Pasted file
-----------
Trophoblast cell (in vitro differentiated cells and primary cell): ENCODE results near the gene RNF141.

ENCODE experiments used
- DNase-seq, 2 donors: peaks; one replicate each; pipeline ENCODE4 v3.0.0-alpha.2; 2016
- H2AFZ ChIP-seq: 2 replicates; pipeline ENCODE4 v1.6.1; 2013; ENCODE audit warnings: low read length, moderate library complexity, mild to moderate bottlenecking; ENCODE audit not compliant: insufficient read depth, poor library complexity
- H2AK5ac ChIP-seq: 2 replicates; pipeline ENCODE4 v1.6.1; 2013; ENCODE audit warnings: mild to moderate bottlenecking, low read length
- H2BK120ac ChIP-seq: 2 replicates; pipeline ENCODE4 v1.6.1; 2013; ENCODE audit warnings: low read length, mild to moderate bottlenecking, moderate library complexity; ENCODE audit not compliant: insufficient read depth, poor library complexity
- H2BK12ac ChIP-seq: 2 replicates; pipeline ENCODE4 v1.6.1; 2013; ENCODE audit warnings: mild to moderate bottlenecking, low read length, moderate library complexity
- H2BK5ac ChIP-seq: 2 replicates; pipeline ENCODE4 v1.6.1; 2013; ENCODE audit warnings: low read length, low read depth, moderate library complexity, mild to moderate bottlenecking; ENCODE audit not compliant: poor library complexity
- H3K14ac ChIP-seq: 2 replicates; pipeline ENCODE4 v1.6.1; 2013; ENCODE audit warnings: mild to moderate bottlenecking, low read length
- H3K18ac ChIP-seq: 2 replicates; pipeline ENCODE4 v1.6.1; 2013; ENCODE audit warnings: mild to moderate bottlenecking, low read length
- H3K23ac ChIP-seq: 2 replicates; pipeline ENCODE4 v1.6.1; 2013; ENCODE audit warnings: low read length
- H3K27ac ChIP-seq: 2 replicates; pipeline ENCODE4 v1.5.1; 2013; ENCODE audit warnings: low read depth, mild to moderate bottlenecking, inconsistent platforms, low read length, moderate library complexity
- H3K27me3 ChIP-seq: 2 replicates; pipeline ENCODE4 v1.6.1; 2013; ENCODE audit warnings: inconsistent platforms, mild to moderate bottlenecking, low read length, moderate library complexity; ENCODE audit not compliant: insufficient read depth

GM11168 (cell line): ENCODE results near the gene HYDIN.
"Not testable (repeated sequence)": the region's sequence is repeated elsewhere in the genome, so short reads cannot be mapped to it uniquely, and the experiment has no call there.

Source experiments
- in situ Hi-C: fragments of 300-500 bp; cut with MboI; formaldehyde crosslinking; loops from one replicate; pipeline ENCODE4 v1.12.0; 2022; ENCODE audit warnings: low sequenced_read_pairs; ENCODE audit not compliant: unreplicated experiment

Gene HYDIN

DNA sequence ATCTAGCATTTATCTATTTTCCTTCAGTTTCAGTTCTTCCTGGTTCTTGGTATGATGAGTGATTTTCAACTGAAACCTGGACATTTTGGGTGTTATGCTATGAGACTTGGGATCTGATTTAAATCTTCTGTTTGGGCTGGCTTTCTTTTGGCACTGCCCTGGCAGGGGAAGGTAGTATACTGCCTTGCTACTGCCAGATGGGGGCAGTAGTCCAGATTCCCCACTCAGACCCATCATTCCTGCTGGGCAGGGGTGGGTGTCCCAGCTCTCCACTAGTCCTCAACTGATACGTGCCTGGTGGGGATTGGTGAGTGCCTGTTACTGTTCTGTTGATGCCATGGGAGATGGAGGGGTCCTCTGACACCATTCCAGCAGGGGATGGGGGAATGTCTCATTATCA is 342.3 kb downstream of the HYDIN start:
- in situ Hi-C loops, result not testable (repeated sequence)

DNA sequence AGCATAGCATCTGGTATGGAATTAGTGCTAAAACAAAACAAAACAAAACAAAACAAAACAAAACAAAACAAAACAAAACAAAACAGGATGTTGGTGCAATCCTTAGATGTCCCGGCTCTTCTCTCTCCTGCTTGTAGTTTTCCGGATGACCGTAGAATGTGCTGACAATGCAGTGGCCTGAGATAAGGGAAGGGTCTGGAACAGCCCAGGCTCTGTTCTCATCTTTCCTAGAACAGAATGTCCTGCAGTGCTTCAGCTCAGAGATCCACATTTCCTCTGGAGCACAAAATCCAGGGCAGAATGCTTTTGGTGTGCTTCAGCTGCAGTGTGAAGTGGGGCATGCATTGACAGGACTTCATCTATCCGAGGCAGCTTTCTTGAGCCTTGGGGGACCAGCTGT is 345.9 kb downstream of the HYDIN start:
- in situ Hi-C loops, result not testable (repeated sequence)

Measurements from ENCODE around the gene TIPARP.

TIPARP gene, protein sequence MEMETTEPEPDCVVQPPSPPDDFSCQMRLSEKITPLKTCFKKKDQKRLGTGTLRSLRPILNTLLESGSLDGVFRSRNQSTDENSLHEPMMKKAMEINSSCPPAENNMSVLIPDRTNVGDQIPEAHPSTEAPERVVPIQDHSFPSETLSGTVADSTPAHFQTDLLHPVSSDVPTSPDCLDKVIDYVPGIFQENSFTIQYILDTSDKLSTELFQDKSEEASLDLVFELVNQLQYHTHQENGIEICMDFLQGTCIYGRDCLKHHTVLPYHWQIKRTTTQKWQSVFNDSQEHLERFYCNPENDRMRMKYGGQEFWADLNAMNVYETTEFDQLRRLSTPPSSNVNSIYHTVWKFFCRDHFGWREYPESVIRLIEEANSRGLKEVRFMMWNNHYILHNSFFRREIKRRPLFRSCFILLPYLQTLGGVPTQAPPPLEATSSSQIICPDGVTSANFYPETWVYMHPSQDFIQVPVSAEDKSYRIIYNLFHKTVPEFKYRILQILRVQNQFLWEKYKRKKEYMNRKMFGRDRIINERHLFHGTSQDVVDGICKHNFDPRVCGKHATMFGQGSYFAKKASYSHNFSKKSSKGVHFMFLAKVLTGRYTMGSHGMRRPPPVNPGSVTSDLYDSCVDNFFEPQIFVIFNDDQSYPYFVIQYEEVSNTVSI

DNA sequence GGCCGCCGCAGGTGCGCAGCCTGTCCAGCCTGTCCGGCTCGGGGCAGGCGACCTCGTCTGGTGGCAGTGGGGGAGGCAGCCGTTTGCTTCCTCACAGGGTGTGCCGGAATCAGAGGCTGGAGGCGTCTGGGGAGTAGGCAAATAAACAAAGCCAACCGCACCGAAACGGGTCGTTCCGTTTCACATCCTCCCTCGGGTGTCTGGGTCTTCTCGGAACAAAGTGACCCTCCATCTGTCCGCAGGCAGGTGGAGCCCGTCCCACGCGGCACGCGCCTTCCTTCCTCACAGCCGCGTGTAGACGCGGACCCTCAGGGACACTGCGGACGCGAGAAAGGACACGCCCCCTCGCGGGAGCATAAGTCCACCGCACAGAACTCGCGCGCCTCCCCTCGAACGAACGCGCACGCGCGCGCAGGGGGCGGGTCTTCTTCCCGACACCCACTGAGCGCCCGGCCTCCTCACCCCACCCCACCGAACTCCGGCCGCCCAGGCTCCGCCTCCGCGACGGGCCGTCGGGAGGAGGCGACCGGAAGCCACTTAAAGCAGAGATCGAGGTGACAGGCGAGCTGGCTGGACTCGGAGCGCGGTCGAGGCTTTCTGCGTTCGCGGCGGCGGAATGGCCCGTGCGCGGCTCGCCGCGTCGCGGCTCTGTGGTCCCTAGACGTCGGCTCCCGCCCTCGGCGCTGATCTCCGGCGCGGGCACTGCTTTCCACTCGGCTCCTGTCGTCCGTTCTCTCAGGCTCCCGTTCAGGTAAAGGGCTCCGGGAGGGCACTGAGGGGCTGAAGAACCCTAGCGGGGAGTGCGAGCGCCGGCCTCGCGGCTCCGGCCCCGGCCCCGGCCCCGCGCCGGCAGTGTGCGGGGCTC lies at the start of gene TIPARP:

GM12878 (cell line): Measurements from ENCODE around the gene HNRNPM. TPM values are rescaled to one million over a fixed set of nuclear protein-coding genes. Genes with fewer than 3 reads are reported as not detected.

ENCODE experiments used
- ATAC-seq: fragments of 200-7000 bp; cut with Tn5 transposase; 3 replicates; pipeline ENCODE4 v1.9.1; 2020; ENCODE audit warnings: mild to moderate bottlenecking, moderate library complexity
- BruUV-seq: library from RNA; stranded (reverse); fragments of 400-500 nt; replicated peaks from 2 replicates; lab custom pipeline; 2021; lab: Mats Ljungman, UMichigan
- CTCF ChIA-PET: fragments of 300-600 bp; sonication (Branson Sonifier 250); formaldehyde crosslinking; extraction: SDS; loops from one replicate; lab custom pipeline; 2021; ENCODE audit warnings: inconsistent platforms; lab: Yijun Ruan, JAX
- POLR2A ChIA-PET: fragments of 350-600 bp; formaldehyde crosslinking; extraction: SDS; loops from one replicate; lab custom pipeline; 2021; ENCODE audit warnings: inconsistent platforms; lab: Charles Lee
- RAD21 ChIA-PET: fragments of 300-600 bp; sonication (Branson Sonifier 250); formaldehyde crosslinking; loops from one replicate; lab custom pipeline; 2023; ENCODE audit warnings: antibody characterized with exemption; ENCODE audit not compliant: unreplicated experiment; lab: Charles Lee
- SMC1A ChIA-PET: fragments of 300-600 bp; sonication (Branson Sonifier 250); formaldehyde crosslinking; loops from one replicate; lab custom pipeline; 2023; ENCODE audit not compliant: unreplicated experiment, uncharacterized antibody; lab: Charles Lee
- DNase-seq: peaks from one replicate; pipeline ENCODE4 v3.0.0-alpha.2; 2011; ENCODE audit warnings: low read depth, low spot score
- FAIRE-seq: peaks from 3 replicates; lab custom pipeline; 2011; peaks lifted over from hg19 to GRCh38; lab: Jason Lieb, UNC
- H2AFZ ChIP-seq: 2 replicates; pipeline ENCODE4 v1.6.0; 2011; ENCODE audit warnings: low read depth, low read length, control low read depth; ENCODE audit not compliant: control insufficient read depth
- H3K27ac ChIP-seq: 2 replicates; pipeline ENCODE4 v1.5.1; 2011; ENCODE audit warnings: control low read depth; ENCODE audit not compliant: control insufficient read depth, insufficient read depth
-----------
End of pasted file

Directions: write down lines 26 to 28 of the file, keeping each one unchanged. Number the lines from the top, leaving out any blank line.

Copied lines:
GM12878 (cell line): Measurements from ENCODE around the gene HNRNPM. TPM values are rescaled to one million over a fixed set of nuclear protein-coding genes. Genes with fewer than 3 reads are reported as not detected.

ENCODE experiments used
- ATAC-seq: fragments of 200-7000 bp; cut with Tn5 transposase; 3 replicates; pipeline ENCODE4 v1.9.1; 2020; ENCODE audit warnings: mild to moderate bottlenecking, moderate library complexity